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Columbus: Historic Photos

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i love that set of pictures--thanks for adding the present day with it.

 

one thing i always found interesting about them is how few trees there were on high street--its almost devoid of them. It is something urbanists take very seriously today, but it wasn't necessary for urbanism to be successful 100 years ago

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Next is Spring and High.  There is quite literally nothing left from 1914. 

 

I wonder if William Green's 'crown' was an 80's homage to that old hotel.


"You don't just walk into a bar and mix it up by calling a girl fat" - buildingcincinnati speaking about new forumers

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Next is Spring and High.  There is quite literally nothing left from 1914. 

 

I wonder if William Green's 'crown' was an 80's homage to that old hotel.

 

Maybe.  That was the Chittenden Hotel and I believe it lasted until the Nationwide complex was built in the 1980s.  Same for a lot of that block. 

 

 

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I thought the Chittenden burnt down...

 

I think the original one did, back in 1893.  The one in the photo was built in 1895 and remained open until 1972. 

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Very cool to see the before and after... Looking at old photos of our cities can be so depressing lol...

 

Yeah, it is.  It looked more like a city 100 years ago than it does now with the drastic difference in street level activity and density.  Just goes to show that bigger buildings don't necessarily add much beyond a skyline.

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By happenstance, I ran across a Cornell University website that included several photos of the 1885 Franklin County Courthouse not long before it was demolished in 1974. I thought they were worth sharing.

 

Original construction

pc-1.jpg

 

Early on, the window patterns were changed on the wings. I would guess that there were large courtrooms at either end that were subdivided into two floors.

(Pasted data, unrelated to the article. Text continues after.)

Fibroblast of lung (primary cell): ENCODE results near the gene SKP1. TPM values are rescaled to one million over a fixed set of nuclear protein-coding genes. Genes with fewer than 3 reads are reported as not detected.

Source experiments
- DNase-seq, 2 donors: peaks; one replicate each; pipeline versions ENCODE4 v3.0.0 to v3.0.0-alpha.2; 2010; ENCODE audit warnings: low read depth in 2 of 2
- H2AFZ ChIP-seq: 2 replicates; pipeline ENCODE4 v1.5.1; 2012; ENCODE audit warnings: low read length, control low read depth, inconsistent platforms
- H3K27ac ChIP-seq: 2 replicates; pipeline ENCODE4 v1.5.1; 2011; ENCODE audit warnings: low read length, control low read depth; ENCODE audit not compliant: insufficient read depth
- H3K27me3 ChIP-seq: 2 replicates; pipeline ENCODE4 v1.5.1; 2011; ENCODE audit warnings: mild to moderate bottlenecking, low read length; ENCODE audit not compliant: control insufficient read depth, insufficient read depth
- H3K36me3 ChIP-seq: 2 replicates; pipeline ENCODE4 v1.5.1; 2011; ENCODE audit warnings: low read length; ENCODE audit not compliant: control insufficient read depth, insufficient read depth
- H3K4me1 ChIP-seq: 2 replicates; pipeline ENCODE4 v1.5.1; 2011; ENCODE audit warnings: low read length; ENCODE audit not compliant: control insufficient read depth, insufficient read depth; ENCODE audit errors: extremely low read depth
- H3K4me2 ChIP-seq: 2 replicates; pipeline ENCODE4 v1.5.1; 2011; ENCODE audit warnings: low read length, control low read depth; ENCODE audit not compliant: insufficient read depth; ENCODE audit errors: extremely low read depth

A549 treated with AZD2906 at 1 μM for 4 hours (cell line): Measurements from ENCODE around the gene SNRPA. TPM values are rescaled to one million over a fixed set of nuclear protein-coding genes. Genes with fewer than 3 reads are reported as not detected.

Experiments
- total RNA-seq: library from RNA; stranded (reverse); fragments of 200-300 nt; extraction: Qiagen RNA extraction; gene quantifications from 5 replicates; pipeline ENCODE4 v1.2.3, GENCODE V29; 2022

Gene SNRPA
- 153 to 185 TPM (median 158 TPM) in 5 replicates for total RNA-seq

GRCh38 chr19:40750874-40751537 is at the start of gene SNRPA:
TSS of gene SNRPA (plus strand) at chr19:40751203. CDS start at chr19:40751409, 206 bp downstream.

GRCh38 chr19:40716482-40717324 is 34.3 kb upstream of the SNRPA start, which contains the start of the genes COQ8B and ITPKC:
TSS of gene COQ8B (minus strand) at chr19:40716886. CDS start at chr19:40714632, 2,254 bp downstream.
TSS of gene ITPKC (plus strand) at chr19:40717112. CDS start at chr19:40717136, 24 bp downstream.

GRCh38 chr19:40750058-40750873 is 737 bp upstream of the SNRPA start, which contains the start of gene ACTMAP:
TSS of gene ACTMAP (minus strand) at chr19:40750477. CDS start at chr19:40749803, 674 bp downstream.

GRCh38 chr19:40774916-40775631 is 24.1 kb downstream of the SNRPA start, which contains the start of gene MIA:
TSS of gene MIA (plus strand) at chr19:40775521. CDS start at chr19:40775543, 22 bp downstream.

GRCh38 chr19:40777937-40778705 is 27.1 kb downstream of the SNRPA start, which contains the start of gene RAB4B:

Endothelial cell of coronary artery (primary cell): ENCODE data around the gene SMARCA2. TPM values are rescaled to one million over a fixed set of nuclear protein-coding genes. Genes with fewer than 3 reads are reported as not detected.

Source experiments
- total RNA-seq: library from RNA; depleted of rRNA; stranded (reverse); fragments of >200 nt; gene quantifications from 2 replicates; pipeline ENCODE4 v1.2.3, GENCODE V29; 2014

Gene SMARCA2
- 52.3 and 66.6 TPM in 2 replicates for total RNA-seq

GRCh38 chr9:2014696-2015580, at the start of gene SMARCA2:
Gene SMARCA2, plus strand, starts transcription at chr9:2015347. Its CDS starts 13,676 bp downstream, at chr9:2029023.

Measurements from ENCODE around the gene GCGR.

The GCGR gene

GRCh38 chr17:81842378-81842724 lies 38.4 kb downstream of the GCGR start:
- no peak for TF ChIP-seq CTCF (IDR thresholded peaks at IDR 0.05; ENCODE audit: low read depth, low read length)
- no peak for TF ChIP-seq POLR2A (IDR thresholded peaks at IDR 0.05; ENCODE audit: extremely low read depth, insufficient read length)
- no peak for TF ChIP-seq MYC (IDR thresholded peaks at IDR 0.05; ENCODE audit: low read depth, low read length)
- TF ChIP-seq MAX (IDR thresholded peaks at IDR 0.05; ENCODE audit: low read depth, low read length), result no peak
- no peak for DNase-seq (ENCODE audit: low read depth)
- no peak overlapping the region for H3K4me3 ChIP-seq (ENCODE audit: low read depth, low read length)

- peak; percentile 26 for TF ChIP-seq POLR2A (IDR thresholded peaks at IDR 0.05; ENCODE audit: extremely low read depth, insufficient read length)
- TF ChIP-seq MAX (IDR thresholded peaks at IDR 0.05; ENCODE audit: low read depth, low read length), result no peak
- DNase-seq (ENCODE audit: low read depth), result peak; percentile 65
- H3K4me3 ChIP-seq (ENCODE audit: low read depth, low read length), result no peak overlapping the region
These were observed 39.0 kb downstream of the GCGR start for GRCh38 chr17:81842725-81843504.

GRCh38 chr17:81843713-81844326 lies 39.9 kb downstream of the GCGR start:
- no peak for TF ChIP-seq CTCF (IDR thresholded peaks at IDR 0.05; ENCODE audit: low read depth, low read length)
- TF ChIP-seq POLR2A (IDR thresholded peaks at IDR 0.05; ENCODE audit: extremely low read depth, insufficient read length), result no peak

pc.jpg

 

Unfortunately, the Second Empire building was stripped of its tower and mansard roof at some point005509.jpg

 

005507.jpg

 

005506.jpg

 

005505.jpg

 

Today, five columns from the building are all that remains. A plaza, Dorian Commons, exists on the old courthouse site.

photo.jpg

 

Perhaps Franklin County would still have a historic courthouse if a new courthouse was constructed as part of the Civic Center in the 1920s/30s.

 

Cornell site: http://library24.library.cornell.edu:8280/luna/servlet/view/all/where/373%20S.%20High%20Street%20(Columbus,%20Ohio)/when/1885-1887

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wow, would love to see interiors. After, the butchering, might as well tear the sucker down.

Of course, if it was in Cincinnati, they would have burned it down...

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^Honestly, I think you could have scrubbed the whole thing and removed the "boxes" on the roof where the old mansards were and you would have had a decent, landmark building.

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I never saw pictures of the 1960s version, sans mansard. That's horrible. And now we have yet another new courthouse that would be right at home along any Outerbelt interchange -- a building suitable for a Dunder-Mifflin regional headquarters.

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What a beauty!  Further proof that our more ornate structures tended not to survive.  I assume the cost to maintain them caused their devolution into bastardized remodelings and eventually pulverized lumber, limestone and marble.  Sad.

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^It was located at the Southeast corner of Mound and High, where Dorian Commons exists today. I believe the annex building at Fulton and High had been constructed along site it prior to demolition.

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I remember this well.  The building exterior was still imposing, even though it was bastardized with the horrific stucco boxes in place of the mansards.  The interior was still impressive, and largely intact.  There was a fantastic staircase and an amazing antique elevator. I went there a few times.  The opposite side of High St was a mess of wooden one floor ramshackle offices painted battleship gray.  Depressing would be a kind description.

 

Quite a few people were disappointed when the old courthouse was torn down, many wanting to have it restored to original state.  Their pleas fell on deaf ears.  The Hall of Justice was a sad replacement, looking dated and adding nothing to downtown. 

 

The old county jail was just around the corner on Fulton.  It was a spooky looking building resembling a medieval dungeon. 

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Now I'm even MORE sad at that Indianapolis one!


"You don't just walk into a bar and mix it up by calling a girl fat" - buildingcincinnati speaking about new forumers

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Looks like both buildings had their towers removed. Was there some defect that prevented this sort of architecture from surviving?